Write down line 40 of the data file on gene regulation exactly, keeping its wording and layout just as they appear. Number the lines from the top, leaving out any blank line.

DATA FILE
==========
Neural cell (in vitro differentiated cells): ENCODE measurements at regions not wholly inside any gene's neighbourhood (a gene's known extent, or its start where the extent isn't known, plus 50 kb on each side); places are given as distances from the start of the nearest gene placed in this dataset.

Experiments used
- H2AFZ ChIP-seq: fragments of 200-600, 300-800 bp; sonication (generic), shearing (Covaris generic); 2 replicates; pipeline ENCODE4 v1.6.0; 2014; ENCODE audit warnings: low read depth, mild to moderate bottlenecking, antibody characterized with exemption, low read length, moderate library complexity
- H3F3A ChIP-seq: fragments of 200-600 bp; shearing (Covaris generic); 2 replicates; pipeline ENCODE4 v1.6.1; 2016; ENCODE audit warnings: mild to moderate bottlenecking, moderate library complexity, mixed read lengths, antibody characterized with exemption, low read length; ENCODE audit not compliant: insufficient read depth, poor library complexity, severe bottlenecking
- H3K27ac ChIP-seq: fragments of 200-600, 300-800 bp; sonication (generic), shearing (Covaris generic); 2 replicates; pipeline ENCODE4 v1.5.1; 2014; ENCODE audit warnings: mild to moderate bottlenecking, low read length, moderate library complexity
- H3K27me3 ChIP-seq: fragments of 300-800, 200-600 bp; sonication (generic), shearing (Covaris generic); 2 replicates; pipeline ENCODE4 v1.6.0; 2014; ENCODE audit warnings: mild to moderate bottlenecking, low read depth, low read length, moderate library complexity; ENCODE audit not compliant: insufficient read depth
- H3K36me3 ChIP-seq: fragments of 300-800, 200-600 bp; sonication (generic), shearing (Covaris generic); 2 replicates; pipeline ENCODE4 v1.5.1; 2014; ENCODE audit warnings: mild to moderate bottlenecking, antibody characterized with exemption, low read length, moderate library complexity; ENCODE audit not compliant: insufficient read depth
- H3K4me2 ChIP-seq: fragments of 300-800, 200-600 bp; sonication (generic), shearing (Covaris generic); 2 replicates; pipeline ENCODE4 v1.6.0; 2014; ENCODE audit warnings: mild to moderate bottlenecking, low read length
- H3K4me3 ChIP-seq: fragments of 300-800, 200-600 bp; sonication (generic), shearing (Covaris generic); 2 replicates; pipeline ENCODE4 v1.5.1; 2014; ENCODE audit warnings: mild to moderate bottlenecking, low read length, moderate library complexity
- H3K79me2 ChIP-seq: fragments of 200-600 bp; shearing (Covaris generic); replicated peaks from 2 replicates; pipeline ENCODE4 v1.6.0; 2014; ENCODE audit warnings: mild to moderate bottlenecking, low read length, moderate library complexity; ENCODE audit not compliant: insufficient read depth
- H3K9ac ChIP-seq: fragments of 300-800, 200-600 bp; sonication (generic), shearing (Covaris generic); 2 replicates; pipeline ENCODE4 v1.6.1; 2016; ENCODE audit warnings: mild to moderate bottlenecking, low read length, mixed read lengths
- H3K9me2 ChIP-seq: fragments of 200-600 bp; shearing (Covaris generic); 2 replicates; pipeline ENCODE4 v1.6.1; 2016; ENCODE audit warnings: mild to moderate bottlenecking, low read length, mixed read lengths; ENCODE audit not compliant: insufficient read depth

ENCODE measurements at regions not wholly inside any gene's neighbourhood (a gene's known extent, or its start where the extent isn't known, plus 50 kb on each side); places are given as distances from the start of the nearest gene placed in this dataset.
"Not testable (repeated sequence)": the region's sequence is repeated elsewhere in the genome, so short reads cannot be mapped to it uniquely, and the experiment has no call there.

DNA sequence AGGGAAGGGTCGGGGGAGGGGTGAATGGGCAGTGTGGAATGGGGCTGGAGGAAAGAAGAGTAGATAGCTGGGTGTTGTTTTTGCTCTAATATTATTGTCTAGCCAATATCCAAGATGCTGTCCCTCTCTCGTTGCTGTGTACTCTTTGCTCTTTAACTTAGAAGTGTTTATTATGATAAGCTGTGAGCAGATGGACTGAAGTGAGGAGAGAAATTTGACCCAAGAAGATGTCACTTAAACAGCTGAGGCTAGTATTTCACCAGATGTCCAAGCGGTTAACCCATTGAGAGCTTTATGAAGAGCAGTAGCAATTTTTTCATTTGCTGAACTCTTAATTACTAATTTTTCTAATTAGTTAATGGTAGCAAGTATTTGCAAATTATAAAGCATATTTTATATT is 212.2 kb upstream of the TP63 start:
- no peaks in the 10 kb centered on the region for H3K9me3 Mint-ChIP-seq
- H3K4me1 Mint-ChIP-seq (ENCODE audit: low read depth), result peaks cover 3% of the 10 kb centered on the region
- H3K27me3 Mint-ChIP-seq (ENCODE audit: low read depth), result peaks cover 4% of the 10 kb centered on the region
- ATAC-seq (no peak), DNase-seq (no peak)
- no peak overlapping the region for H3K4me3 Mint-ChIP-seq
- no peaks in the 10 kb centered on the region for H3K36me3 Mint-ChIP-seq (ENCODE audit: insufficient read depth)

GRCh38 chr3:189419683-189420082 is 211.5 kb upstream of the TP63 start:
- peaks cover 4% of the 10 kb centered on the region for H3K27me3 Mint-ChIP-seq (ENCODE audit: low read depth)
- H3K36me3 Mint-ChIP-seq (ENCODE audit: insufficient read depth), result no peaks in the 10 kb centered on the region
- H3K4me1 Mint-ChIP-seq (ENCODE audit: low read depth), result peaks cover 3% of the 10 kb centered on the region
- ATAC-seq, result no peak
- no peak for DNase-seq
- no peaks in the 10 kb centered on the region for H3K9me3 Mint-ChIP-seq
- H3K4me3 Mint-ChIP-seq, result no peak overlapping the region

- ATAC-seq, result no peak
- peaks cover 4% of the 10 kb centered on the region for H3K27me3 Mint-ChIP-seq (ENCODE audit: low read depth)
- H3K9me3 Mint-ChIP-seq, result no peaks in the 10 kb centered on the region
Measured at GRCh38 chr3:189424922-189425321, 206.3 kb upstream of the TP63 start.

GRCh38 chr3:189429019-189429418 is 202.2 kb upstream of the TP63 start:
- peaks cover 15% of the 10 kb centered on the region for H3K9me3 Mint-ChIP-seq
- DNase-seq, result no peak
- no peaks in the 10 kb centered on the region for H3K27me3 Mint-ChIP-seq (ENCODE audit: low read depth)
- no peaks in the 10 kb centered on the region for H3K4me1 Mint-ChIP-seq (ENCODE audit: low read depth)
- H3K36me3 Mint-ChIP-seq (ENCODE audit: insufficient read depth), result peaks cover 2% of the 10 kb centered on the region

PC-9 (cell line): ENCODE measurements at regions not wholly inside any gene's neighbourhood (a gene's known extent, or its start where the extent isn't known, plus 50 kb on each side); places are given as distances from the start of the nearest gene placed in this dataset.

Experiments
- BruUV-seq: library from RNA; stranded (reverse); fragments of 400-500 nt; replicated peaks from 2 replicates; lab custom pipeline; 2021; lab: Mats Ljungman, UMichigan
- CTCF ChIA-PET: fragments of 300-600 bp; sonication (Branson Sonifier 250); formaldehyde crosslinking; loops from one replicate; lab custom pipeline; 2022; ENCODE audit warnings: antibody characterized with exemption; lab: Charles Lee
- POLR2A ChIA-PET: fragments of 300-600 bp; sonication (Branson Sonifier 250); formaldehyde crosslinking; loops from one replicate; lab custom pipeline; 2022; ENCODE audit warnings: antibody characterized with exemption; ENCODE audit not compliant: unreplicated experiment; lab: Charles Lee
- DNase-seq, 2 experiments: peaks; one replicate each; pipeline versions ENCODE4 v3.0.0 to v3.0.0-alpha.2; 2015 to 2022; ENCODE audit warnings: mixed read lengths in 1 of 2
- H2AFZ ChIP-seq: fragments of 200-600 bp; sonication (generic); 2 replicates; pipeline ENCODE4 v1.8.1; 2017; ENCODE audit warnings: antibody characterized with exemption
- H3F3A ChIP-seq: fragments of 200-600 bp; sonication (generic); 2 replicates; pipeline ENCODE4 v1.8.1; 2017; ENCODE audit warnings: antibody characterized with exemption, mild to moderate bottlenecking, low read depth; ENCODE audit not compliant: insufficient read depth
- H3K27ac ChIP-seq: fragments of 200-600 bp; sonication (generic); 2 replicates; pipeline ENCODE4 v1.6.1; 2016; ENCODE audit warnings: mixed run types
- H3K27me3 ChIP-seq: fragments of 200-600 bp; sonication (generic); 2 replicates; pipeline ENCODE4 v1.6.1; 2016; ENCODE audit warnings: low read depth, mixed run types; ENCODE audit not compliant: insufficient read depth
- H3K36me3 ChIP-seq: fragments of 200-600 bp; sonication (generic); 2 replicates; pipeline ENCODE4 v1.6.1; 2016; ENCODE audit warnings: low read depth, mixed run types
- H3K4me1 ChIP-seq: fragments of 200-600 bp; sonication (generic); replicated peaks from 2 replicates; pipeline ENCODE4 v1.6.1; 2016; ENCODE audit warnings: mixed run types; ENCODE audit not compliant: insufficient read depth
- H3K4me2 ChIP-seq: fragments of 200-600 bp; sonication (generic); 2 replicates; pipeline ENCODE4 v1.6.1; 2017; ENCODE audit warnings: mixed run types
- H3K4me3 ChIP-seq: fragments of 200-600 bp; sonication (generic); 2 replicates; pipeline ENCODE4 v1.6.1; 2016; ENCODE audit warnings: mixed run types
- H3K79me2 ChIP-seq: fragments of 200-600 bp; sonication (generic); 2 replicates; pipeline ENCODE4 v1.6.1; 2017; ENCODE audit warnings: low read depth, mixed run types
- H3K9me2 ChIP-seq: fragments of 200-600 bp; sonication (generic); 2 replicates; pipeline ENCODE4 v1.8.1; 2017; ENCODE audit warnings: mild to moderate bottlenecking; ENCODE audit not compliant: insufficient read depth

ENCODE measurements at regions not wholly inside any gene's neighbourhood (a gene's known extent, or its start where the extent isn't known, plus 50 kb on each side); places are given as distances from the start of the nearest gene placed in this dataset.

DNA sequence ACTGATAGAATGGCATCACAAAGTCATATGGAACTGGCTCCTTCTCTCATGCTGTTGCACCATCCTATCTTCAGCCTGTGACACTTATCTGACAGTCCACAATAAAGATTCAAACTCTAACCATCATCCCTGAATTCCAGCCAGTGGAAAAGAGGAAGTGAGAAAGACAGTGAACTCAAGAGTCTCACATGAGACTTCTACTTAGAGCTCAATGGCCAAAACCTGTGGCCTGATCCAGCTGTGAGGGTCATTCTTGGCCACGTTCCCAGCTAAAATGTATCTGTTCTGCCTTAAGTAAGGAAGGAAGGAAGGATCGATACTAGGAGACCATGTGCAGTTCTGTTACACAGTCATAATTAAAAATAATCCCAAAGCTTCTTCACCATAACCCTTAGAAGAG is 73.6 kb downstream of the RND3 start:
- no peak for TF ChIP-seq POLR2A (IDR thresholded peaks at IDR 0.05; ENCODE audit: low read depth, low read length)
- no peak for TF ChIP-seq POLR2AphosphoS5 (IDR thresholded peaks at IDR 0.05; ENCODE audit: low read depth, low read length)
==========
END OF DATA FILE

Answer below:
PC-9 (cell line): ENCODE measurements at regions not wholly inside any gene's neighbourhood (a gene's known extent, or its start where the extent isn't known, plus 50 kb on each side); places are given as distances from the start of the nearest gene placed in this dataset.